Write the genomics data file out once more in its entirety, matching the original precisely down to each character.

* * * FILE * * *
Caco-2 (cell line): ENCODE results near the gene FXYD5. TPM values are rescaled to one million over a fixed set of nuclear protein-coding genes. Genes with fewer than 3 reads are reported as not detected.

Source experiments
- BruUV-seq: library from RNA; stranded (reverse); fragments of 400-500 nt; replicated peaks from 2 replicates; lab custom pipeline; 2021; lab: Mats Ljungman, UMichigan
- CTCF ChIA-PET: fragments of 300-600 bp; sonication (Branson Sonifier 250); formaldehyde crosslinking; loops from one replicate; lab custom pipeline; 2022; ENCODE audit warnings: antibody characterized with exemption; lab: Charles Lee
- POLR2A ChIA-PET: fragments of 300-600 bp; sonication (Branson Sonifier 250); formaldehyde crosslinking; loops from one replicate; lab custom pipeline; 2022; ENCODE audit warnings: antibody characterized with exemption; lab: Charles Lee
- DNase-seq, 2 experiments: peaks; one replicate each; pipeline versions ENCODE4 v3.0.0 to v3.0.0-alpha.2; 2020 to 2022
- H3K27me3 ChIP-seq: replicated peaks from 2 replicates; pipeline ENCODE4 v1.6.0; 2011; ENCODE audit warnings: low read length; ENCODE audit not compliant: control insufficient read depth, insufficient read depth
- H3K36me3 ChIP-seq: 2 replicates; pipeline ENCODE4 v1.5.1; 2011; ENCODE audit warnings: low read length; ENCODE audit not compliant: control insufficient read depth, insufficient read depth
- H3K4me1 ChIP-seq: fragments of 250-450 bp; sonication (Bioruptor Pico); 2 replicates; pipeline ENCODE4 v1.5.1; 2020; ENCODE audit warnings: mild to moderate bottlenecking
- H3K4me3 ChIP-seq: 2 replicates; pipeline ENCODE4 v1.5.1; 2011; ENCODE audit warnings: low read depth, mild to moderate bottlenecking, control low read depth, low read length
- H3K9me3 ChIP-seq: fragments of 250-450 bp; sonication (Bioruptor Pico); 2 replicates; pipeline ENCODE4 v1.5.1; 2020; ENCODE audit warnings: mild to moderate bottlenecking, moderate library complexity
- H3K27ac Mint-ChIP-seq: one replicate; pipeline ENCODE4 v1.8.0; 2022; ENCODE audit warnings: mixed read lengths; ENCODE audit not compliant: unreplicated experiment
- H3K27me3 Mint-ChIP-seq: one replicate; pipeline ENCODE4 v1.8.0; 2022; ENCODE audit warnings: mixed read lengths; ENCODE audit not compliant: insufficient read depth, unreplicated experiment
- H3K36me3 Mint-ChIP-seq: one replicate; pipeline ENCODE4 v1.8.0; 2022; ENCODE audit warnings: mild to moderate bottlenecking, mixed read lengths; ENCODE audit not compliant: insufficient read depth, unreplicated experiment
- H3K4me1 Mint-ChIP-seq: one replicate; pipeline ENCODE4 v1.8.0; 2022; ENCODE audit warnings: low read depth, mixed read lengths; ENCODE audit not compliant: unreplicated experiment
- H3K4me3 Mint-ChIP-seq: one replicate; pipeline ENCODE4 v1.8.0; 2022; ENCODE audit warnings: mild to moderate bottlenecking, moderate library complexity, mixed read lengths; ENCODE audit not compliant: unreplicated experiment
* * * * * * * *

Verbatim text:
Caco-2 (cell line): ENCODE results near the gene FXYD5. TPM values are rescaled to one million over a fixed set of nuclear protein-coding genes. Genes with fewer than 3 reads are reported as not detected.

Source experiments
- BruUV-seq: library from RNA; stranded (reverse); fragments of 400-500 nt; replicated peaks from 2 replicates; lab custom pipeline; 2021; lab: Mats Ljungman, UMichigan
- CTCF ChIA-PET: fragments of 300-600 bp; sonication (Branson Sonifier 250); formaldehyde crosslinking; loops from one replicate; lab custom pipeline; 2022; ENCODE audit warnings: antibody characterized with exemption; lab: Charles Lee
- POLR2A ChIA-PET: fragments of 300-600 bp; sonication (Branson Sonifier 250); formaldehyde crosslinking; loops from one replicate; lab custom pipeline; 2022; ENCODE audit warnings: antibody characterized with exemption; lab: Charles Lee
- DNase-seq, 2 experiments: peaks; one replicate each; pipeline versions ENCODE4 v3.0.0 to v3.0.0-alpha.2; 2020 to 2022
- H3K27me3 ChIP-seq: replicated peaks from 2 replicates; pipeline ENCODE4 v1.6.0; 2011; ENCODE audit warnings: low read length; ENCODE audit not compliant: control insufficient read depth, insufficient read depth
- H3K36me3 ChIP-seq: 2 replicates; pipeline ENCODE4 v1.5.1; 2011; ENCODE audit warnings: low read length; ENCODE audit not compliant: control insufficient read depth, insufficient read depth
- H3K4me1 ChIP-seq: fragments of 250-450 bp; sonication (Bioruptor Pico); 2 replicates; pipeline ENCODE4 v1.5.1; 2020; ENCODE audit warnings: mild to moderate bottlenecking
- H3K4me3 ChIP-seq: 2 replicates; pipeline ENCODE4 v1.5.1; 2011; ENCODE audit warnings: low read depth, mild to moderate bottlenecking, control low read depth, low read length
- H3K9me3 ChIP-seq: fragments of 250-450 bp; sonication (Bioruptor Pico); 2 replicates; pipeline ENCODE4 v1.5.1; 2020; ENCODE audit warnings: mild to moderate bottlenecking, moderate library complexity
- H3K27ac Mint-ChIP-seq: one replicate; pipeline ENCODE4 v1.8.0; 2022; ENCODE audit warnings: mixed read lengths; ENCODE audit not compliant: unreplicated experiment
- H3K27me3 Mint-ChIP-seq: one replicate; pipeline ENCODE4 v1.8.0; 2022; ENCODE audit warnings: mixed read lengths; ENCODE audit not compliant: insufficient read depth, unreplicated experiment
- H3K36me3 Mint-ChIP-seq: one replicate; pipeline ENCODE4 v1.8.0; 2022; ENCODE audit warnings: mild to moderate bottlenecking, mixed read lengths; ENCODE audit not compliant: insufficient read depth, unreplicated experiment
- H3K4me1 Mint-ChIP-seq: one replicate; pipeline ENCODE4 v1.8.0; 2022; ENCODE audit warnings: low read depth, mixed read lengths; ENCODE audit not compliant: unreplicated experiment
- H3K4me3 Mint-ChIP-seq: one replicate; pipeline ENCODE4 v1.8.0; 2022; ENCODE audit warnings: mild to moderate bottlenecking, moderate library complexity, mixed read lengths; ENCODE audit not compliant: unreplicated experiment